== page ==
When it comes to making improvements to your code, you repeatedly demonstrate an inability to pick the right targets. Your intuition is without connection to reality, and you waste time trying to solve problems that don’t need solving. You don’t even try to gather evidence before sallying forth on a pointless quest to fix something that isn’t broken.

You don’t have a clue and you should stop pretending that you do.

(It should be made clear that instances of “you” or “your” should be replaced with “I” or “my”. This article is written to the author. There is no suggestion that the reader has anything to learn from this article. Not at all. There is no hyperbole and no sarcasm.

Where was I were you did this interlude begin? Oh, yes…)

You don’t have a clue and you should stop pretending that you do.


You try to improve the wrong things. Not every piece of code must have a minimal instruction or cycle count. Neither is minimal memory use, maximum generality, nor even sufficient reconfigurability essential to every project.

So, let us start at the beginning. What actual problem is this code trying to solve?

No, not “what are the inputs and outputs” – what is the problem?

You don’t know, do you?

You think you do know? Really? You’ve considered the needs of the users? The amount of precision needed? The allowable memory use? For code and data? The amount of time you have to write the code? How about the time you have to find and fix the bugs? How will you even know if there are bugs? How will the testing and validation be done? What algorithms will you use? What alternatives are there? How will you evaluate the performance? What about the API – is your user interface going to encourage more bugs later on? Does the program need to be portable? To what other architectures? Who will be maintaining it? How long is it going to take to recompile each time you change one of the many hard-coded variables you’ll thoughtlessly distribute through the codebase?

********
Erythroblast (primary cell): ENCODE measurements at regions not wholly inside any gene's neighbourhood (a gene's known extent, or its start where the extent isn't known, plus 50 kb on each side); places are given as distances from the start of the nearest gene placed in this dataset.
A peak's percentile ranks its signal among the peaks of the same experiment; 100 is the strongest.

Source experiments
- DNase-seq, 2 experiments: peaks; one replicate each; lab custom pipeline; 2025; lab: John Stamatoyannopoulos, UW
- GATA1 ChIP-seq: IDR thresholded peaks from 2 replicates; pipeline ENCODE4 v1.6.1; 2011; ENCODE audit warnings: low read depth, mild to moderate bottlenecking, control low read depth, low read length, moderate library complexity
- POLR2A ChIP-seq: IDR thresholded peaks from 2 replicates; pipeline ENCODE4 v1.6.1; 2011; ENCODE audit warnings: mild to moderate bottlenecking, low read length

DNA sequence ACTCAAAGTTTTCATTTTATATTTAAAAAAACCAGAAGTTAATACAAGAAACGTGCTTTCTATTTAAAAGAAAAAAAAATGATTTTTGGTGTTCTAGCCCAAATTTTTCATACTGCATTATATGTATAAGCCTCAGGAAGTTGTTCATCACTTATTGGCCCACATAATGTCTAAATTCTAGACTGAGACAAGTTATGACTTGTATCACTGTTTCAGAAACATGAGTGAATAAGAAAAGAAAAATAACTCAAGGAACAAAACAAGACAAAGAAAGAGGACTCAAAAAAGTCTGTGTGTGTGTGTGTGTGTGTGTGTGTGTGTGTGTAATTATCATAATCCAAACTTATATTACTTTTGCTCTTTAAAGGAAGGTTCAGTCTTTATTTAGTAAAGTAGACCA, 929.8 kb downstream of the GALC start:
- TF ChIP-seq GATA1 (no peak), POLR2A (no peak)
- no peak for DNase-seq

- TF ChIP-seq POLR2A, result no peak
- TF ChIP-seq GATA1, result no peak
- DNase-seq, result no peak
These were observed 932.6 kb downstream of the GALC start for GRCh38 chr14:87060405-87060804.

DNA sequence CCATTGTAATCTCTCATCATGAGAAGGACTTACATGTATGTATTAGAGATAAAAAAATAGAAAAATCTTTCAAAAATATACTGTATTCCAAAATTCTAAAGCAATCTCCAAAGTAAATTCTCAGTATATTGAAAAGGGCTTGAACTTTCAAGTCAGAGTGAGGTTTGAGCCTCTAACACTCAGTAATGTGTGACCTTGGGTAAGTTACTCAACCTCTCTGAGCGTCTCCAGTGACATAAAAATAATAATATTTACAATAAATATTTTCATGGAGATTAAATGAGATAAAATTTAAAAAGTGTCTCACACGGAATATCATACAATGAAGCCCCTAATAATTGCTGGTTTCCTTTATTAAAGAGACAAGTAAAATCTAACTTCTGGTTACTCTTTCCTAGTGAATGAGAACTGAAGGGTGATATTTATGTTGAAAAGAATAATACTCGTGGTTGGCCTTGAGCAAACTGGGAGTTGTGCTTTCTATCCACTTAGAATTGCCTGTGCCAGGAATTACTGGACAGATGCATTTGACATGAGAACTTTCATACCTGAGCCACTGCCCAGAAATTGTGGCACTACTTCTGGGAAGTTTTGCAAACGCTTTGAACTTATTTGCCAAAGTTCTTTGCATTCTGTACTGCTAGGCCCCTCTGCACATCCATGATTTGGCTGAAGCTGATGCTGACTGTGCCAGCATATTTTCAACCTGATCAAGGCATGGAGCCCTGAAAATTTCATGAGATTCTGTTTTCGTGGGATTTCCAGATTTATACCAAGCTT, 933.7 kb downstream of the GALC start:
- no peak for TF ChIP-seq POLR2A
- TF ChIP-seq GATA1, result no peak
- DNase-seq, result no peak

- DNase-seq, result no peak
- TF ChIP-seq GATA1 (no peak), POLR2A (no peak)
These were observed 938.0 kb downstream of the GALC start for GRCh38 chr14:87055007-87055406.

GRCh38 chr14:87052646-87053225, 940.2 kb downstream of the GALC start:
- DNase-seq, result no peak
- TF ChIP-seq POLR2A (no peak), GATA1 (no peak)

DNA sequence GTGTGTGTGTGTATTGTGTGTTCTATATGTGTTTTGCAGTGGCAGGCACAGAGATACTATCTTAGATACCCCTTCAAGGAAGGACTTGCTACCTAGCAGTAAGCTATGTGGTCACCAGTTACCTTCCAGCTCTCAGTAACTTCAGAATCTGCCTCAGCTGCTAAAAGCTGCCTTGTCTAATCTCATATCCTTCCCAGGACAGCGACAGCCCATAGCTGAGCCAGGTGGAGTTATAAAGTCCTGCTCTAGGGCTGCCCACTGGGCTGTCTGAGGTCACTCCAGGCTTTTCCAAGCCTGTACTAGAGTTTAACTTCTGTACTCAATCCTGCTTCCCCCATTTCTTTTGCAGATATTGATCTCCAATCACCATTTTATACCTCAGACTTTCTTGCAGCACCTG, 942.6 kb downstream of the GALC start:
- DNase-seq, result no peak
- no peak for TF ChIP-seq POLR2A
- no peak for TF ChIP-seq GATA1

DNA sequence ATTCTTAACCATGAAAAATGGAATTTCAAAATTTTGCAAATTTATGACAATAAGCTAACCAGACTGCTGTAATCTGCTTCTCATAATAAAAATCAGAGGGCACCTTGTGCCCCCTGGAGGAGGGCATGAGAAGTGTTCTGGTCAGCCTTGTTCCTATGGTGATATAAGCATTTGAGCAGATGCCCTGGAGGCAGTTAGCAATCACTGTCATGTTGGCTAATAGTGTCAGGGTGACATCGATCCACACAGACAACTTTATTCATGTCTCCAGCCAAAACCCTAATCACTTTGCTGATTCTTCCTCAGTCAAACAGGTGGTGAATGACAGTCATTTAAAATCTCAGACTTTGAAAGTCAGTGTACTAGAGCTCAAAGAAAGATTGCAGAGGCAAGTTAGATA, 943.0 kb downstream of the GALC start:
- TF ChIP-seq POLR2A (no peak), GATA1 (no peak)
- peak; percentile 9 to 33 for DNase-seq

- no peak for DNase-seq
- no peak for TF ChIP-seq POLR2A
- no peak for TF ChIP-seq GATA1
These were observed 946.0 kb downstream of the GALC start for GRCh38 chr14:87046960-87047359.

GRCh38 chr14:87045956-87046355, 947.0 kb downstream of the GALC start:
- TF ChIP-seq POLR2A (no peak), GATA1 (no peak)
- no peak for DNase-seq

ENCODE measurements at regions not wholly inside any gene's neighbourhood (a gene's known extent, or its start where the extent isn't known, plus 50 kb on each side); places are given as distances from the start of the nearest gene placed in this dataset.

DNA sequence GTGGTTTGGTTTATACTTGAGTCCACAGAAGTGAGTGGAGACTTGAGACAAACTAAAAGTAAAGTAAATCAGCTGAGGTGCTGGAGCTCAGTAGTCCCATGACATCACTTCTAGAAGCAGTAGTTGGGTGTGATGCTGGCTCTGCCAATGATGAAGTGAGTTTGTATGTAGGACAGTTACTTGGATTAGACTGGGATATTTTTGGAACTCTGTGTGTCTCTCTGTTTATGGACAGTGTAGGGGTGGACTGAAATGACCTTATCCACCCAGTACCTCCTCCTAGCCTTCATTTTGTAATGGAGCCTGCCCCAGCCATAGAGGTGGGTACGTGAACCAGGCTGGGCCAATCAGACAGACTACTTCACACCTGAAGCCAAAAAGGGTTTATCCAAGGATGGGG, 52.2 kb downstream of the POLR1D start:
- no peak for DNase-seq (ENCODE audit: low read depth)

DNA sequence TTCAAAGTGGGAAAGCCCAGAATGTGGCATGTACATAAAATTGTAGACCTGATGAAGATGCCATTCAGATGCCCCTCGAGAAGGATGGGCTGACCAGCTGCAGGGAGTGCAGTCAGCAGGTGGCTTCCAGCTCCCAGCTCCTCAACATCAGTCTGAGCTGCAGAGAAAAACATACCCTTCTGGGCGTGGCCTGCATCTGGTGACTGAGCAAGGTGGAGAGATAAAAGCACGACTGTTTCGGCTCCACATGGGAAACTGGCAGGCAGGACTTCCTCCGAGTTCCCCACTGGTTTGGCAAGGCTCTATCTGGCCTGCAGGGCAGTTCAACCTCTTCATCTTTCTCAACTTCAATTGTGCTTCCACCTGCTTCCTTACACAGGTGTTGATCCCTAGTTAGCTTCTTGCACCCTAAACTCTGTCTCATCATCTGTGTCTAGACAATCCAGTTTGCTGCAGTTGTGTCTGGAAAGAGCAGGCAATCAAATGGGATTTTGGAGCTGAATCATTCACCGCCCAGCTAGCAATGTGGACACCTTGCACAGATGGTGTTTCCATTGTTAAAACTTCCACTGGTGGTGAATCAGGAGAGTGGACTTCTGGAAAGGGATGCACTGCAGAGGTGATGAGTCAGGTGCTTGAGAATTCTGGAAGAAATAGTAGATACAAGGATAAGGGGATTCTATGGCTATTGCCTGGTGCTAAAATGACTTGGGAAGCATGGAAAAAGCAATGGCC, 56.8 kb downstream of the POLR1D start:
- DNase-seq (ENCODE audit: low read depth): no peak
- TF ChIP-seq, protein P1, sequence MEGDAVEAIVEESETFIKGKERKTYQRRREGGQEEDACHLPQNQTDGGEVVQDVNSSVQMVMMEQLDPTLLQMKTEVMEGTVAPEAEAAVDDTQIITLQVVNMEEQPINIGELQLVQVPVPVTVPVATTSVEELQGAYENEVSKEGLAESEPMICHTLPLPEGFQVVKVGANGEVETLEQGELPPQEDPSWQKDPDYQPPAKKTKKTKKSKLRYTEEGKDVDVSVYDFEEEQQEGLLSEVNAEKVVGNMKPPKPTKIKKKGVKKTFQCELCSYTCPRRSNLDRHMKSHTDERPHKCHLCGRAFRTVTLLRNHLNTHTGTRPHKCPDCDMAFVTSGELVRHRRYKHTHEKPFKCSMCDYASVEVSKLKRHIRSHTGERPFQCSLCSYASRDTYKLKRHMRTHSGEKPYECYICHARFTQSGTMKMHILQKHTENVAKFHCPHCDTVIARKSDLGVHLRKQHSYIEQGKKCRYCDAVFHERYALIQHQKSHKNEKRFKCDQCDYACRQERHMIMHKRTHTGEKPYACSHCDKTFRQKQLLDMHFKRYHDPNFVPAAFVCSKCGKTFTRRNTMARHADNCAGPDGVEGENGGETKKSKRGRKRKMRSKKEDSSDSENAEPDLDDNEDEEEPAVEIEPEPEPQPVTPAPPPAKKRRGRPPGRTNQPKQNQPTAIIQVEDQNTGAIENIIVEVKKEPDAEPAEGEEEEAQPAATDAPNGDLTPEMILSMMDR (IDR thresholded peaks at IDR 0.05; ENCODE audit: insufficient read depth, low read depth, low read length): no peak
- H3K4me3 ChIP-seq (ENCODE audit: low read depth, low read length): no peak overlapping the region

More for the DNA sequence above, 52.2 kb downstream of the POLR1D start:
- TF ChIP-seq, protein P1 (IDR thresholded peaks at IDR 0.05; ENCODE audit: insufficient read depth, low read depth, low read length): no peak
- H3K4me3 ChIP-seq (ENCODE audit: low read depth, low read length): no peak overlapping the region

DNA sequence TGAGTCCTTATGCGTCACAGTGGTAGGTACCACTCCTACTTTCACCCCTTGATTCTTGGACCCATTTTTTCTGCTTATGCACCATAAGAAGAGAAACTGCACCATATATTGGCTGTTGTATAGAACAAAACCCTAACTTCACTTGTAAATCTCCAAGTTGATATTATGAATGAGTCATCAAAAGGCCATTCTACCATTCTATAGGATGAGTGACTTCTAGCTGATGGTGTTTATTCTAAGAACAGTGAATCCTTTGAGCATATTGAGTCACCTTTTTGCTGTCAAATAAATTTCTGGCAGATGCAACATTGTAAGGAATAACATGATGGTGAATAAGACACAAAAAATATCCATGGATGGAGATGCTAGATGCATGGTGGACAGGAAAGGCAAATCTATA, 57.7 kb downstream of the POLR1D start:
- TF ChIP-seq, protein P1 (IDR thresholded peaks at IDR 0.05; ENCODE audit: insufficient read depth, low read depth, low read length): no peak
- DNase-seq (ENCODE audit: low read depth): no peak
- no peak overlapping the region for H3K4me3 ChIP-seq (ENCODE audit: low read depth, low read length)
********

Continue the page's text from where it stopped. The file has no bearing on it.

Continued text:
You might want to think it through.

For longer.

Maybe you should try explaining your choices to someone else – do you believe it yourself when you articulate it to a third party?

I didn’t think so. Try again.

OK, that will have to do. Thanks for trying.


So you’ve written some code and discovered that it doesn’t actually meet some essential requirement of the problem description.

Is that essential requirement actually essential? Or just something that you’ve convinced yourself is essential? I thought so. Focus on the things that actually matter – leave the novelties and interesting distractions for your spare time.

What now? You’ve found a shortcoming? Another one? And this one actually matters? Really? Oh – you’re right. Well then – you should fix it.

Wait! What!? STOP! What do you think you’re doing?

Fixing the problem? That’s not the problem!

It’s really not.

Prove that what you’re working on is actually the problem.

You can’t, can you.

Oh, you have a hunch, you say. It’s intuition, you say. When was the last time your had an accurate hunch about a problem like this?

When? Never? Because you’ve never seen a problem quite like this one before?

That explains a lot.

Measure. Dissect. Examine. Understand the problem. Test your understanding. Go deeper. Deeper. Find the root cause.

Do you know what the problem is now? Are you sure? You may have found the cause, but aren’t 100% certain. You can do better than that.

Find what is causing the problem, not just something that looks like it might be. Did you find the cause, or just another symptom?

Do you know what the compiler is doing? Do you understand how the hardware works? Can you trace what the supporting libraries and operating system are doing? Do you have other source code and documentation you can read and learn from?

Do you actually understand the code you wrote?

Oh, you found the problem and fixed it? Excellent! Where was it? In the only place you were certain that it couldn’t be. That’s not surprising. Not at all.


Let’s face facts: you aren’t very good at designing or implementing code to meet the actual requirements. When you start before you know the requirements, what chance do you have of meeting them?

And you aren’t very good at making improvements because you start in the wrong place. How can you make something better when you don’t understand its deficiencies?

The good thing is this: you can be better at design and iteration. Work on your habits. Look for evidence first. Don’t trust your instincts. Don’t trust the compiler too much (don’t distrust it too much, either – don’t kid yourself, it almost always makes better inlining decisions than you do). Know your platform – the software and hardware. Solve the right problems and measure. Without measurements, your heuristics are just guesses, and probably not very good ones.

Stumbling around in the dark is a terrible way to get work done – give yourself as much light and opportunity as you can to succeed.

[Photographs by Karen Adamczewski]